Christians, including clergy, are provably liars. Christians lie about science. Christians lie about the natural world. Christians lie about answered prayers. Christians lie about their own church attendance. Christians lie about their giving to their own church. Christians lie about miracles. Christians lie about atheists and other non-Christians. Christians lie to the poor and destitute. Simply put, Christians lie, and, so should not be trusted.

Today's fast reacting information systems promise a well-spring of troubles for Christianity. Any group or person unable to demonstrate that their claims lead to observable benefit for mankind will be held to account by observers. Those same information systems will fell the protective barriers behind which the absurd and profoundly stupid like Pat Robertson, and the profane and vulgar like the current pope and his legion of rapists find safe haven.

Russ said...

Christians started their reign of terror in the year one. Historical contingencies gave Christians essentially absolute political power in the West for more than a thousand years and the resulting human suffering was manifold. Science emerged in the 1600's and Christianity used its iron fist to subdue and control it and claim its fruits as its own. Then, in North America in the late 1700's the United States was forged as a secular nation, with no mention of supernatural bullshit like God in its Constitution. Finally, there was a place that a man's mind was less encumbered by the bonds of religious lunacy, but people were still subject to the unverifiable nature of religious claims about the natural world, and still under its spell of power and authority. Now, in the twenty-first century with somewhat mature information systems, the flaws and failings of religion fall under the light of empirical data. Where once mankind lived under threat of death for simply asking questions Christianity couldn't answer, man now, at least in modern secular societies, has the capacity to assess the validity of what the religious say without fear of torture or execution.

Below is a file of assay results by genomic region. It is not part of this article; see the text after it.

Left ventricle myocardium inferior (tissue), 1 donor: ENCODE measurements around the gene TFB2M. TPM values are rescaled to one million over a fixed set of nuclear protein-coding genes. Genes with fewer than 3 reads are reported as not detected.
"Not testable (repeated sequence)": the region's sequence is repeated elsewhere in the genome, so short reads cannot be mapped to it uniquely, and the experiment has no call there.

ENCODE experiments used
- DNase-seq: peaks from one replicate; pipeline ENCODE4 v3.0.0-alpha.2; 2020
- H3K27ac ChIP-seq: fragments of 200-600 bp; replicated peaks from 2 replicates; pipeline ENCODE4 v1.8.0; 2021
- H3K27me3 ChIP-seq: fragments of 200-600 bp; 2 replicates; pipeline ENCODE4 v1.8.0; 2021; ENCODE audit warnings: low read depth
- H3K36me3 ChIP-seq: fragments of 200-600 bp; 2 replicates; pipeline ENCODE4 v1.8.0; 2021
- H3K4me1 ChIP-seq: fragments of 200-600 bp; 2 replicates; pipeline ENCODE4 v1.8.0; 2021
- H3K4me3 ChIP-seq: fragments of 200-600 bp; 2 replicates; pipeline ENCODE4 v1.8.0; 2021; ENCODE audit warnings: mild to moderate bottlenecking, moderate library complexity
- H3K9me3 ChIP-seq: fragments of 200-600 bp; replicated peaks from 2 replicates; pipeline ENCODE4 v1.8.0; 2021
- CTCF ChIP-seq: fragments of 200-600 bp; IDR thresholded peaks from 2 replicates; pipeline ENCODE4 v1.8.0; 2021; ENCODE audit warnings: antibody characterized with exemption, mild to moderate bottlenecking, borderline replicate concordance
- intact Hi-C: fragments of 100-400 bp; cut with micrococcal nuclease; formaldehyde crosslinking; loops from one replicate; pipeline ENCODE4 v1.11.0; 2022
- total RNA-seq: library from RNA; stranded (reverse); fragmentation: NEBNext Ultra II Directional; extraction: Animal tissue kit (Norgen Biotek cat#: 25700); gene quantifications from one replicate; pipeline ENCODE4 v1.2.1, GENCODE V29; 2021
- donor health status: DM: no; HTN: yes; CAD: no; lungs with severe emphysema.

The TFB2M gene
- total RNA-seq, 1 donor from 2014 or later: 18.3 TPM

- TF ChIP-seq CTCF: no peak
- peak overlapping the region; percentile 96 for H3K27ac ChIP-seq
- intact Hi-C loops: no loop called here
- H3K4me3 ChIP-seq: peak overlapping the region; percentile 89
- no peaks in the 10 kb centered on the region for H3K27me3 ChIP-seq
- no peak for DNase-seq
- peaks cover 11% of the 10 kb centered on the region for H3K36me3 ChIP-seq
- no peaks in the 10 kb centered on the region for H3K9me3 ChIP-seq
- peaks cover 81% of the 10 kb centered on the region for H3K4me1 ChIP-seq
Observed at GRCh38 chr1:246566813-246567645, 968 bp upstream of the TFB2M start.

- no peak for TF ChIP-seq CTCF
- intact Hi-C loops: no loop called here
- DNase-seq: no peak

If you give any of this material a moments thought I hope you understand that while you say you build your life around Christianity and you take the theology your sect has worked out very seriously, most US Christians are more drive-through Christians, the quick-in, quick-out sort. Most don't read the Bible, apologetics, or anything else. Most don't go to church. Most would have no capacity to explain what their preferred sect means by Christian. So, I hope you see that you do not represent all, most, or even many Christians. You represent you only and you would do well to make that distinction clear to keep yourself from being lumped in with the Christians who institutionally sanction child rapists or the Christians who torture and murder their own children as witches.